- What really matters when solving problems?
- What do I want to carry with me in my problem-solving toolkit?
- What do I want to change?
Using this question, students are able to discuss the proposed questions, exploring and expanding the possibilities of the inquiry.
Exploring Assumptions, Not Answering Questions
The intent of this activity is not to answer or propose ways to resolve questions, but rather to explore related assumptions and ideas. As students dive deeper into the questions posed, they many want to go back and revise their own question.
Utilize these questions as you and your students continue to solve problems, collaborate and critically evaluate information. These questions can be used as a platform for launching into a new project or to go back and refine a prior activity.
Storytelling for Idea Generation
Storytelling goes much further than just regurgitation of a past experience. If done in a meaningful and thoughtful way it can help students become powerful idea generators and provide a platform for reflective thinking. It also helps to build listening and questioning skills, so that the listeners assimilate these stories with their own experiences, and are able to express a concept or feeling in a new and unique way.
More Strategies to Deepen Learning
If you are looking for more strategies to help your students deepen learning, check out WeVideo Every Day: 40 Strategies to Deepen Learning in Any Class where I share tried and true classroom strategies to help students expand their knowledge and dive deeper into content and 21st century skills.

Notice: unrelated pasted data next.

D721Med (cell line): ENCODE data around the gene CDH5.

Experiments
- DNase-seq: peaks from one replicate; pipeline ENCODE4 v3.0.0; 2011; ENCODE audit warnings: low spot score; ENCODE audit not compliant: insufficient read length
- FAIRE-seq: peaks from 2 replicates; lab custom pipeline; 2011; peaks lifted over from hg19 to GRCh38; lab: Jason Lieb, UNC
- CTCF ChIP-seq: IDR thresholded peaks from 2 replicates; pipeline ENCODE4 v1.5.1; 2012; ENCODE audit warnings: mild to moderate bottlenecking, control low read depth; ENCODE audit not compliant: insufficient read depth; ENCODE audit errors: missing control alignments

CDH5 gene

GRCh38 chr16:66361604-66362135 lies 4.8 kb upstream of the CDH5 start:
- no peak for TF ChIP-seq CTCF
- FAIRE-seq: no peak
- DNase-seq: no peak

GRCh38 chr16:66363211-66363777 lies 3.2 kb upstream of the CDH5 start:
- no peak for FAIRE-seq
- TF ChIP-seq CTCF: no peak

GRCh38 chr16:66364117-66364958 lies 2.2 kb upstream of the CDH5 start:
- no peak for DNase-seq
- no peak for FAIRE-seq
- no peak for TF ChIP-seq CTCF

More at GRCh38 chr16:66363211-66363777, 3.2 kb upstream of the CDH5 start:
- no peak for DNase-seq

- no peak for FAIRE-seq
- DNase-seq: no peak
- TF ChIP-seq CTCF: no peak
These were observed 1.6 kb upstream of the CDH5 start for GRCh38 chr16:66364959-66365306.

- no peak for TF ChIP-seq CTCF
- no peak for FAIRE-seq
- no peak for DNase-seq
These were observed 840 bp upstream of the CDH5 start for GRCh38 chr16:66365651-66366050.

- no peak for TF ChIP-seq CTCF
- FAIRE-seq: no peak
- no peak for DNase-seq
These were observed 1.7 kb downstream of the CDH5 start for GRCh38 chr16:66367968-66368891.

Dr. Nathan D. Lang-Raad is a speaker, author, and professional learning facilitator. He is the Chief Education Officer at WeVideo. Throughout his career, he has served as a teacher, assistant principal, university adjunct professor, consultant, and education strategist. He was director of elementary curriculum and instruction for Metropolitan Nashville Public Schools, as well as education supervisor at NASA’s Johnson Space Center. He speaks at both local and national professional conferences and is the cofounder of Bammy Award-nominated #LeadUpChat, an educational leadership professional learning network (PLN) on Twitter. Nathan is also the cofounder of #divergED, a Twitter chat focused on divergent thinking and innovations in education. He is a Google Certified Educator, Microsoft Innovative Educator, and 2016 Apple Teacher, serves on the board of the Student Voice Foundation, and serves on the International Literacy Association Task Force. Nathan is the author of Everyday Instructional Coaching and co-author of The New Art and Science of Teaching Mathematics with Robert J. Marzano. He has written several blog posts that have been featured on the EdTech K-12, Corwin Connect, Education Week, K-12 Blueprint, and Solution Tree websites. Nathan received a bachelor of arts degree in general science-chemistry from Harding University in Searcy, Arkansas, a master of education degree in administration and supervision from the University of Houston-Victoria, and a doctorate of education degree in learning organizations and strategic change from David Lipscomb University in Nashville, Tennessee. He resides with his husband, Herbie Raad, in Maine. To learn more about Nathan’s work, visit drlangraad.com or follow him on Twitter @drlangraad